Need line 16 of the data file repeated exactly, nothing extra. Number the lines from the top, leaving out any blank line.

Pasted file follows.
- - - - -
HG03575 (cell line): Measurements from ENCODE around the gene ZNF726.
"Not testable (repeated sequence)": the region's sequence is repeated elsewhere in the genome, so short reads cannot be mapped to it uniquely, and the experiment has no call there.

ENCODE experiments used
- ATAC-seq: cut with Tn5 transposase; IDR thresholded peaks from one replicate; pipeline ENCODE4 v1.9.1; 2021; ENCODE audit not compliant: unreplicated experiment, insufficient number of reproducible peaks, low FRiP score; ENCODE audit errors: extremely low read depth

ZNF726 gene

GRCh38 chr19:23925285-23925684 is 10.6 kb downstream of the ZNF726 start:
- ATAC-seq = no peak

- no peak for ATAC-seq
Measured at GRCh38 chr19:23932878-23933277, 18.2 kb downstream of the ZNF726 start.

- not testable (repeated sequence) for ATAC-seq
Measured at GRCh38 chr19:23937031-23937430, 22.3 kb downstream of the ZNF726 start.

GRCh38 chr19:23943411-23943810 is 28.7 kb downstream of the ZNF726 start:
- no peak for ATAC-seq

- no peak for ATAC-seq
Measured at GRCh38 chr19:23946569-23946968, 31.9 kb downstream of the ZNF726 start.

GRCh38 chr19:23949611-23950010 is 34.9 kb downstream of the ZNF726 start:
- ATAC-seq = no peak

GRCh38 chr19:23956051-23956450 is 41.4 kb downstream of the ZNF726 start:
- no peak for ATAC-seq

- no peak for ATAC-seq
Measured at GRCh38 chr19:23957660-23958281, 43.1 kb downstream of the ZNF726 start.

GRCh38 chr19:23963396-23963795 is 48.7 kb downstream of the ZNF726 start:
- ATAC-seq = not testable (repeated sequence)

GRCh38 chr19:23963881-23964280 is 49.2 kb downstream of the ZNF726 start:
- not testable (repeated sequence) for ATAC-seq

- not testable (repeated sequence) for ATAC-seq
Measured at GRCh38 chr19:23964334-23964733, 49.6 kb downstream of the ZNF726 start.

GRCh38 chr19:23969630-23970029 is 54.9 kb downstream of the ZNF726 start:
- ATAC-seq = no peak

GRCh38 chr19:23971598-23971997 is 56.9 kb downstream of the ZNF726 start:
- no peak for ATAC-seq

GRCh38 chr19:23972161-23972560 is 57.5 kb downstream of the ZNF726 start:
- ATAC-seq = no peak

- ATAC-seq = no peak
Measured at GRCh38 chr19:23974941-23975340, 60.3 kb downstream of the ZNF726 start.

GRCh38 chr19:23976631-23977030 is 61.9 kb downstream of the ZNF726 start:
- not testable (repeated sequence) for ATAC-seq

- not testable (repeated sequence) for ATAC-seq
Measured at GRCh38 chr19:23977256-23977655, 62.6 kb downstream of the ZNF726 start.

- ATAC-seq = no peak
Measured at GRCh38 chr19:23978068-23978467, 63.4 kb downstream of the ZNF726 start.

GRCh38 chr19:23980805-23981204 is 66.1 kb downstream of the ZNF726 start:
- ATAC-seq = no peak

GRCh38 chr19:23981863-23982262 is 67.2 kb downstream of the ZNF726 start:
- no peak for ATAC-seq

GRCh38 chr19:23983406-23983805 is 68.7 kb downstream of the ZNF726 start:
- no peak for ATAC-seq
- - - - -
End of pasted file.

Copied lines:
GRCh38 chr19:23949611-23950010 is 34.9 kb downstream of the ZNF726 start: